Perinatal Factors and Growth may account for about 5% of total cancer deaths in the USA. Resulting from excess energy intake in early life. There are positive associations between height and risk of breast and other cancers, and between larger birth weight and cancers of the breast and possibly prostate.

Reproductive Factors account for perhaps 3% of total cancer deaths in the USA. Reproductive factors are associated with substantial hormonal changes. Early age at menarche, late age at first birth, late age at menopause, and nulliparity each increase risk for breast cancer in the range of 1.2 to 2 times. Nulliparity is associated with endometrial and ovarian cancers with an increased risk of 1.3 to 1.5 times. Other associations are of minor significance. Multiple sexual partners and early age at first intercourse increase the risk of cervical cancer more likely through HPV infections, but high parity independently increases risk. Nulliparity and colon cancer risk is controversial. Menstrual cycle length and regularity may be associated with breast, endometrial and ovarian cancers while tubal ligation is associated with decreased risk of ovarian cancer. Men who have had vasectomy have a 30% to 100% increased risk of prostate cancer.

Alcohol accounts for about 3% of total cancer deaths in the USA. It interacts with tobacco smoking in the causation of cancers of the upper respiratory and gastrointestinal tracts. By itself it plays a role in liver cancer arising in cirrhosis and it may be involved in a proportion of colon and breast cancer.

Socioeconomic Status accounts for about 3% of total cancer deaths in the USA where the total cancer incidence attributable to poverty is 16.5% for Whites and 12.1% for Blacks. Cancers of the lung, cervix and stomach have an established association with low socioeconomic status, while cancers of the oral cavity, esophagus, larynx, liver and bladder have a probable association. In contrast cancer of the breast and melanoma are associated with higher socioeconomic status. It has been said that "poverty is a carcinogen" and that "fighting cancer also requires a war on poverty". Poverty is associated with increased exposure to tobacco smoke, alcoholism, poor nutrition, and certain infectious agents.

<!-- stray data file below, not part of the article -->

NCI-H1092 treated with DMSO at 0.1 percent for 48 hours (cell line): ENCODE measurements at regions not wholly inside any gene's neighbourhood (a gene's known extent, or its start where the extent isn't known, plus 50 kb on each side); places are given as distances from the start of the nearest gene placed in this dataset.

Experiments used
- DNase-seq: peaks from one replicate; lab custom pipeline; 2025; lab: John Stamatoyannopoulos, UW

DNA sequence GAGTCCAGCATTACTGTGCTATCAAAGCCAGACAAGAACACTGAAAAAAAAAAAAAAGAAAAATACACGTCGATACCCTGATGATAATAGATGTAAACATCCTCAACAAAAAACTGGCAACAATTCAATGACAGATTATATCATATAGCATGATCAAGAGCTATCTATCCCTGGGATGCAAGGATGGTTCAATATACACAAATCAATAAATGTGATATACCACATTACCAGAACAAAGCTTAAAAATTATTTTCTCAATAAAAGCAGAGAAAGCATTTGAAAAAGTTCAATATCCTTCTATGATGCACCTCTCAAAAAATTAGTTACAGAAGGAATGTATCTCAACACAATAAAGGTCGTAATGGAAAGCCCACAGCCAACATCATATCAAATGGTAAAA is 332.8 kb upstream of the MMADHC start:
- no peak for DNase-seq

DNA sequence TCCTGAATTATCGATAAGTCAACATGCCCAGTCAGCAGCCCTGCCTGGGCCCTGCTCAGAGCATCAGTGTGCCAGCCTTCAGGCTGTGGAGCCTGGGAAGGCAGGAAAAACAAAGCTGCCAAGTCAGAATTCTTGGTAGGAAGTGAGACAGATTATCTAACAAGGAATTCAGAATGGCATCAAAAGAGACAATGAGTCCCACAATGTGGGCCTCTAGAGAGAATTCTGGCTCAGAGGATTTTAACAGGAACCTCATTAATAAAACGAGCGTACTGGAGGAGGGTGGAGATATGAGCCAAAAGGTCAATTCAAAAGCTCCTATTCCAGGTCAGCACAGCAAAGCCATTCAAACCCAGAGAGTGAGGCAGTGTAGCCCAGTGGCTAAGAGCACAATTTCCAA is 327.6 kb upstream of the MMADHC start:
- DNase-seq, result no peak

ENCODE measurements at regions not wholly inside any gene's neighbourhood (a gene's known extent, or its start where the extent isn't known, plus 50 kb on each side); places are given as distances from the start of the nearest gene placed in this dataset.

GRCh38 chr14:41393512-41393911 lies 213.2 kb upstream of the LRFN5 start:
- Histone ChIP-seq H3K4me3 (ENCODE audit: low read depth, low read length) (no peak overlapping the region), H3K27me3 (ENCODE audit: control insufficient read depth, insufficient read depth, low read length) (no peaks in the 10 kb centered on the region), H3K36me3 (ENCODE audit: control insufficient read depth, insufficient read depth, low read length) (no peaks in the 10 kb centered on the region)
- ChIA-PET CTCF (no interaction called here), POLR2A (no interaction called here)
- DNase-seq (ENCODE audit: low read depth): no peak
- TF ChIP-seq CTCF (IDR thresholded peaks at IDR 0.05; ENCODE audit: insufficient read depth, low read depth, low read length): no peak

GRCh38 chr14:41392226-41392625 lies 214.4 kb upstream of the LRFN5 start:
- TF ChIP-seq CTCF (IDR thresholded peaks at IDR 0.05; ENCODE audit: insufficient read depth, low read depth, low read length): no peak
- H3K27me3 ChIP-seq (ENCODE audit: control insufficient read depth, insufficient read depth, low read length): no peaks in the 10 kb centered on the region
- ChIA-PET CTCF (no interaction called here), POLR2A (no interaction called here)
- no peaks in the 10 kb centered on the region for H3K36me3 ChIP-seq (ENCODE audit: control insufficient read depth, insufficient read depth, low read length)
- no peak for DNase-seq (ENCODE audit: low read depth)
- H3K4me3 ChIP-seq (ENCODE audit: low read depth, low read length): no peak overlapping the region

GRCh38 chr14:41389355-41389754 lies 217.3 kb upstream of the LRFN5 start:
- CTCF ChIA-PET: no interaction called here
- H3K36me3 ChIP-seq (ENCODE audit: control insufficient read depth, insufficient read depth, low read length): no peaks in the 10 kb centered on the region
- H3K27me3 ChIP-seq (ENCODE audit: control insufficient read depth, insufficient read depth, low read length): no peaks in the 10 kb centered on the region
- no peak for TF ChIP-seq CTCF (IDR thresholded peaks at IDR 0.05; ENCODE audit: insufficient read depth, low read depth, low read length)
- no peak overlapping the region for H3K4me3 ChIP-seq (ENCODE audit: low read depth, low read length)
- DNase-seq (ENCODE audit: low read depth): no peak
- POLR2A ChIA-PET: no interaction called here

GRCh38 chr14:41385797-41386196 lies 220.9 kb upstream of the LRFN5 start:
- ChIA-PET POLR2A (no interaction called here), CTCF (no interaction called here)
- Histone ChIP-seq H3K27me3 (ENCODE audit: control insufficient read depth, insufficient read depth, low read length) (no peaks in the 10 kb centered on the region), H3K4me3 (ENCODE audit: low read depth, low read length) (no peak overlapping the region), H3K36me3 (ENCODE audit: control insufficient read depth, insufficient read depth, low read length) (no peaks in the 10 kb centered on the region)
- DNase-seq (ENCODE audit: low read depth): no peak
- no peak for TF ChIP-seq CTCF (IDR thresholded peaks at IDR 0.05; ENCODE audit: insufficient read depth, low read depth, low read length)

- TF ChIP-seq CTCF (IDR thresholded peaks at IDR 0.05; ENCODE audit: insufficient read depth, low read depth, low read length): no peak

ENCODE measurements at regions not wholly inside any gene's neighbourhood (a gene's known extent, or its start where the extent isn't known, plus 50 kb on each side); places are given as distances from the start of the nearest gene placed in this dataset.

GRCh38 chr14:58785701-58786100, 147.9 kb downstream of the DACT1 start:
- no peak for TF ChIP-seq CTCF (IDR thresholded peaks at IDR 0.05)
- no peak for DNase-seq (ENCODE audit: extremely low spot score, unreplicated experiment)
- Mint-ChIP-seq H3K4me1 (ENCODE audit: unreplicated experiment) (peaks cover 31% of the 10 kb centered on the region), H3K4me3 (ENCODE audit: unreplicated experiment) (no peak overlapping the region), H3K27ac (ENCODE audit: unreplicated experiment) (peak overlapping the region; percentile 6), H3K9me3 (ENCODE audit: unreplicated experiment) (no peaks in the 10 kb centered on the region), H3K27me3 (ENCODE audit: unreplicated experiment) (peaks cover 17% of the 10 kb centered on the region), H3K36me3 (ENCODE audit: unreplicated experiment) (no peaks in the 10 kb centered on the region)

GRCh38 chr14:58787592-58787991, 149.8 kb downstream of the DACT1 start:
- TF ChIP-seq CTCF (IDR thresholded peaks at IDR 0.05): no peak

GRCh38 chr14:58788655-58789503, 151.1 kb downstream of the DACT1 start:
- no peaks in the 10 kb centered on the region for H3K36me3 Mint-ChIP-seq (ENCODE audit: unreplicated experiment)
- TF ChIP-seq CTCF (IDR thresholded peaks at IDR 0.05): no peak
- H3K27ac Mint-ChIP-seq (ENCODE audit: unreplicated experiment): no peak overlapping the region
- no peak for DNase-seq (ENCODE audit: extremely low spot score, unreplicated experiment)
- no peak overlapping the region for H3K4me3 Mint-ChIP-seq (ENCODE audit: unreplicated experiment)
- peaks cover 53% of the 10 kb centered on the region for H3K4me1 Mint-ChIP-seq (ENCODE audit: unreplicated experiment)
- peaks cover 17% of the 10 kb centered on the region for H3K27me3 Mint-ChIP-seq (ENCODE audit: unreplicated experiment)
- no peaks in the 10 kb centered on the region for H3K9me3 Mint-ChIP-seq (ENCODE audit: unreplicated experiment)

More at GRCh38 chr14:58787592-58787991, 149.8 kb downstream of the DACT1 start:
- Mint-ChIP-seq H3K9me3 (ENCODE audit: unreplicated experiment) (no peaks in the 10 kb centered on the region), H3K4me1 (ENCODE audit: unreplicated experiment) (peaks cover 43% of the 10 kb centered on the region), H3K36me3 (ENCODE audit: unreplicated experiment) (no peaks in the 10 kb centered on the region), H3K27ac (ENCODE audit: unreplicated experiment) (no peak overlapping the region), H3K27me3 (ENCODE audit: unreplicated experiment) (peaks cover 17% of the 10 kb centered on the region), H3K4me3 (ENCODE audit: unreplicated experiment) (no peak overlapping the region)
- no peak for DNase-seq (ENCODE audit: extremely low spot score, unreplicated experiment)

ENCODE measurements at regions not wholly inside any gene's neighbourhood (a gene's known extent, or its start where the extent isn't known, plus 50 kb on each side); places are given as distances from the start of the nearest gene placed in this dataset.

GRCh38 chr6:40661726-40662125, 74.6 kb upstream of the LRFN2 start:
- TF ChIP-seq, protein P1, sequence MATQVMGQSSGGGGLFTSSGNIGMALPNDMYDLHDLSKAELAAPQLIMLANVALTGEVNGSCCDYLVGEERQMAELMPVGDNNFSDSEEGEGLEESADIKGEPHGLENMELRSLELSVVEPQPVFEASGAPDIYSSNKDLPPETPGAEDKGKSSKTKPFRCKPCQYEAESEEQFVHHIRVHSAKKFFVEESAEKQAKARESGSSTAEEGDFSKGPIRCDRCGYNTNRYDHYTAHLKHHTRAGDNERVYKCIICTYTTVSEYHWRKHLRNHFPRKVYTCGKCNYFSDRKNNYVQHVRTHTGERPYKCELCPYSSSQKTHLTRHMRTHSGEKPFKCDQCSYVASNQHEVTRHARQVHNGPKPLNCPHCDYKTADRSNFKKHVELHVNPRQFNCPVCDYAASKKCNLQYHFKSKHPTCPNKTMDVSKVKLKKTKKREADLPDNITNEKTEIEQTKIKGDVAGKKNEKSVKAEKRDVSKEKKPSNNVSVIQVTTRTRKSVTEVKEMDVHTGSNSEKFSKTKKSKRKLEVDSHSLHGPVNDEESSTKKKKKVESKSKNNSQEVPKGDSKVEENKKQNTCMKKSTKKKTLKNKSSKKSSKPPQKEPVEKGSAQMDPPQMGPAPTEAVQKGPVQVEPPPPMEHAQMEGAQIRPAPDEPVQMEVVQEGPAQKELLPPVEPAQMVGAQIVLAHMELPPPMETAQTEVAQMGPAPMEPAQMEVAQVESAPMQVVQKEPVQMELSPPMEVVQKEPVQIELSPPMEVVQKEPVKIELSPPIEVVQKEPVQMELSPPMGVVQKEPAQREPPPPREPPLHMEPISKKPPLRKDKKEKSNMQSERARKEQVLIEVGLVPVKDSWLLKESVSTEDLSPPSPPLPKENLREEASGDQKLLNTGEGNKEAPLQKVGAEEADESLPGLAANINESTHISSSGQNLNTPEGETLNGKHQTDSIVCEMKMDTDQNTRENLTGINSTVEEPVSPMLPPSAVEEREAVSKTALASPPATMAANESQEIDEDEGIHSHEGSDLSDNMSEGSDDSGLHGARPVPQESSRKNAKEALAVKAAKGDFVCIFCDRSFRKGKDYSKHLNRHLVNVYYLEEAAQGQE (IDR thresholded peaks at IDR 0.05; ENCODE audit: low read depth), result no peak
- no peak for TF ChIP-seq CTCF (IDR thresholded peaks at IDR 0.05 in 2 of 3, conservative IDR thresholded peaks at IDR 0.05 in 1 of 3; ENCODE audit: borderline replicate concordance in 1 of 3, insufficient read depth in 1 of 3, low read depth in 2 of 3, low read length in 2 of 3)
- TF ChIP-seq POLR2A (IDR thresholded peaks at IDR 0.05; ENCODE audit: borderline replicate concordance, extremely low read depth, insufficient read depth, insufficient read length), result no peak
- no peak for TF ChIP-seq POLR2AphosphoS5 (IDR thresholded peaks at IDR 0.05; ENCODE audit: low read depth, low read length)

Environmental Pollution accounts for perhaps 2% of total cancer deaths in the USA. In the broadest sense most cancer is due to environmental causes but most relate to topics review elsewhere such as behavioral habits, viruses, occupational exposures or dietary factors. The focus here is on air pollution and hormonally active aromatic organochlorines. There is a small role for urban air pollution in causing lung cancer – perhaps 1% of lung cancer deaths yearly in the USA. There is a higher risk for urban smokers compared with rural smokers. Investigations of the carcinogenic potential of environmental pollution has focused on water fluoridation, chlorinated water byproducts, metabolites of organochlorine pesticides like DDT, and residential proximity to hazardous waste sites or contaminated wells. Risks associated with environmental exposures are several orders of magnitude less than that associated with smoking. Aromatic organochlorines like DDT and PCBs accumulate along the food chain in fatty tissues and can bind to estrogen receptors causing estrogenic or antiestrogenic effects in animals. At the present time evidence for an association of cancer, such as breast cancer, with hormonally active organochlorines remains inconclusive.

Ionizing and Ultraviolet (UVL) Radiation accounts for about 2% of total cancer deaths in the USA. Over 90% of each of melanoma, basal cell carcinoma and squamous cell carcinoma is due to sunlight. Most skin cancers are non-melanoma skin cancers and account for 40% of all new cancers in the USA yearly. While the major DNA-damaging spectrum is UV-B radiation excessive exposure to the UV-A rays used in sun lamps and sun beds can also cause DNA damage.